By Gina Salamone
From New York Daily News
MIAMI—Living a green lifestyle doesn’t always mean having to make sacrifices.
Mr. C, a luxury hotel in the Coconut Grove area of Miami that stresses sustainability, offers posh amenities like a rooftop pool and cabanas overlooking Biscayne Bay while being certified gold-level by the Florida Green Building Coalition.
Having opened in the spring of 2019, a year before the COVID-19 pandemic began sweeping the country, Mr. C is still rolling out new features, like the BeAtala spa that debuted this year.
Thanks to avoiding single-use plastics and unnecessary food waste, and using energy-efficient lighting as well as water-efficient systems, the property is tagged with a “Travel Sustainable Badge” on Booking.com.
“With the rising concerns about the environment and global climate change, people everywhere are looking to find ways to do their part and have a positive impact, even while on vacation,” actor and environmental advocate Adrian Grenier, who partnered with Booking.com to promote the Sustainable Badge effort, wrote on Instagram. “When planning your next trip, look out for the properties with this badge which confirms they’ve taken significant steps to make sure your stay is more sustainable, enjoyable, and environmentally responsible.”
New Yorkers may recognize the Mr. C name, first, because the Miami hotel is the third Mr. C lodging, following the original Beverly Hills location that launched in 2011 and Mr. C Seaport, which sprung up in Lower Manhattan in 2018. The brand also has ties to the Big Apple in that it’s run by fourth-generation members of the Cipriani family, famous for Italian restaurants like Harry’s Bar in Venice and several eateries around New York City and the world.
While the 100-room, six-story boutique hotel in Coconut Grove prides itself on sustainability, its design didn’t suffer in the process. With the building standing on stilt-like beams honoring the houses of nearby Stiltsville off the Florida Cape, the rest of it is also nautical-inspired.
“We wanted to capture the timeless charm of Italy’s iconic coastal style, with high gloss timber paneling, chrome or lacquer detailing, and comfortable curves in the furniture,” Martin Brudnizki, the hotel’s interior designer, said in a statement.
“We’ve then added a layer of mid-century Italy, as Murano glass chandeliers hang above large-scale terrazzo floors,” Brudnizki added. “The combination of the shapes and materiality of the mid-century yacht-style works perfectly with Miami, a city famous for its oceanfront and also one famous for its own modernist architectural style.”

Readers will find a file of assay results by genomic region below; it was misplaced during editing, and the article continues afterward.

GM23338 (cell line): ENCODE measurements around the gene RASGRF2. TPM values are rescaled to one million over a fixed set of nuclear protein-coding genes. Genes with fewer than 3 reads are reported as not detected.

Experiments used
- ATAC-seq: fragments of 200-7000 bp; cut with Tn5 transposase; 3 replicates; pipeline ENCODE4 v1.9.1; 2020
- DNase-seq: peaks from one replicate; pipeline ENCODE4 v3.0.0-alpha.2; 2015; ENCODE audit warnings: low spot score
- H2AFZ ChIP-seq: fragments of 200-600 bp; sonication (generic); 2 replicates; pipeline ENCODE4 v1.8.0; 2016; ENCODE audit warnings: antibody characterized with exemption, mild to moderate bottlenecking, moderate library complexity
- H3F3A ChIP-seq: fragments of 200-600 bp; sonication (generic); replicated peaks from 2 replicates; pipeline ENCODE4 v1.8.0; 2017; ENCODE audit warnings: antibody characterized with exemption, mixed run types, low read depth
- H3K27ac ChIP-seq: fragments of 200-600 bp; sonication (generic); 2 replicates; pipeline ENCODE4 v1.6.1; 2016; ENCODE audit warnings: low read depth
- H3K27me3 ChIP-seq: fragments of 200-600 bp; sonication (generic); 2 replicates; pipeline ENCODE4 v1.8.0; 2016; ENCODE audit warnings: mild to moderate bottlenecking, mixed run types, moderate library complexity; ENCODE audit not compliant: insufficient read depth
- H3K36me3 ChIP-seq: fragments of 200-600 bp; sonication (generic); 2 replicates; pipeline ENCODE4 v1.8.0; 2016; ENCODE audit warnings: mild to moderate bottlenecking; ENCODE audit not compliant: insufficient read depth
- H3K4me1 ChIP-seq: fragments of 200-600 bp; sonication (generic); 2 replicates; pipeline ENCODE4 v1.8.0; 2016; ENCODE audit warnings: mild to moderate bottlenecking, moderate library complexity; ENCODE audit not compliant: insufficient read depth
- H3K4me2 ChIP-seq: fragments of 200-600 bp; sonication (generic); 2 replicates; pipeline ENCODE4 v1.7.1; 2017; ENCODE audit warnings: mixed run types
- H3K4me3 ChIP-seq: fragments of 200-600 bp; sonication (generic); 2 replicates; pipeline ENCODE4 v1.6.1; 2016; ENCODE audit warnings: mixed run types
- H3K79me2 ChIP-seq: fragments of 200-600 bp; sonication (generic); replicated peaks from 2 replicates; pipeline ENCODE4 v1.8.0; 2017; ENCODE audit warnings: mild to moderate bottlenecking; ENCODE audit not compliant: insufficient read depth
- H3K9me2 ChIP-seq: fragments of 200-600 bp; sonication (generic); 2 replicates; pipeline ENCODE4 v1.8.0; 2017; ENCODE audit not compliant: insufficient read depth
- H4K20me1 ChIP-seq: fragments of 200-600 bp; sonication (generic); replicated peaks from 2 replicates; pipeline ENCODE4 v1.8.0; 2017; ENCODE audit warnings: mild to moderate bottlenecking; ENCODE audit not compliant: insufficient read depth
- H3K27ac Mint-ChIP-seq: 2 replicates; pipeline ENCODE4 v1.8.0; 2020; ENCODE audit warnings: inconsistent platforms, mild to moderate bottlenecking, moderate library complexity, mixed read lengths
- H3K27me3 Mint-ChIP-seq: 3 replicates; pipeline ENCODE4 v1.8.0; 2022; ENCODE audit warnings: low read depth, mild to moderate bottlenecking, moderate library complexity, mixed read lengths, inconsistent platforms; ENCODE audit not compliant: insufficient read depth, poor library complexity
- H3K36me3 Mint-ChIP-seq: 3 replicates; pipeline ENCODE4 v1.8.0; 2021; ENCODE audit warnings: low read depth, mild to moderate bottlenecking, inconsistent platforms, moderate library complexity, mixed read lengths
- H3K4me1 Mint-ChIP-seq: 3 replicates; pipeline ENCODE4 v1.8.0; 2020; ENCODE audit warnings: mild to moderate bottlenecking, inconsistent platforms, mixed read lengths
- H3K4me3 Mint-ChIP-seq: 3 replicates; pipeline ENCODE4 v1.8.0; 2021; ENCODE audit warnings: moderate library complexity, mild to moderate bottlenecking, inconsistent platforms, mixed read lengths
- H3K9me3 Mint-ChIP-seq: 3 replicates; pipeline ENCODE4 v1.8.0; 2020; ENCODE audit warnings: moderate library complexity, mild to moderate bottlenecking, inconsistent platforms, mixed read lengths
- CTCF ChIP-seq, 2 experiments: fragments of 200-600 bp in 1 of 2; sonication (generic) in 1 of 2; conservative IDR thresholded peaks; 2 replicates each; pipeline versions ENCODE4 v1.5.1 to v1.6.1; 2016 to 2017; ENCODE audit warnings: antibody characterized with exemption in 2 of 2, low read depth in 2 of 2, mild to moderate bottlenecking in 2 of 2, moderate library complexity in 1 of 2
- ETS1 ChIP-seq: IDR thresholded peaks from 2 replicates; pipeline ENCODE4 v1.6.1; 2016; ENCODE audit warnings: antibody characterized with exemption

Two Italian eateries at Mr. C Miami Coconut Grove are ready to serve hotel guests as well as visitors. Bellini, named for the Prosecco and peach purée cocktail that was first served at Harry’s Bar in Venice, is a rooftop restaurant serving brunch, lunch, and dinner.
Starters at Bellini include Burrata with Heirloom Tomatoes ($24) and Free Range Grass-Fed Beef “Carpaccio” ($27), while mains range from Grilled Domestic Lamb Chops with Carrot Purée ($43) to Bucatini “Cacio e Pepe” (spaghetti-like pasta with cheese and pepper) for $26.
For more casual dining, try Il Giardino, a creperie and outdoor terrace cafe. Open all week from 7 a.m. to 8 p.m., Il Giardino serves a variety of sweet and savory crepes, as well as Bruschette, salads, desserts, and cocktails.
At Bellini Bar, you’ll find a massive cocktail and wine list, including the Bellini, made with white peach purée and Mr. C Prosecco for $18. The menu points out that it’s the same drink that was created in 1948 by Giuseppe Cipriani, the founder of Harry’s Bar.
The newly opened spa, BēAtala, is named for the Atala butterfly, which is from South Florida and is found in Palm Beach, Miami, the Bahamas, and Turks and Caicos. The spa’s treatments include facials and massages, as well as weight loss programs.
For guests looking to explore the area around the hotel, it’s close by to CocoWalk, an outdoor shopping mall filled with stores and eateries.
Also nearby is Vizcaya Museum and Gardens, a scenic estate on Biscayne Bay nestled among 10 acres of gardens. The National Historic Landmark includes a main house that was built between 1914 and 1922 by industrialist James Deering.
Modeled after an 18th-century Italian villa, the structure is surrounded by pretty landscaping and hosts a farmers market every Sunday, as well as other events. Tickets to visit Vizcaya cost $25 for those 13 and up and $10 for kids ages 6 through 12.
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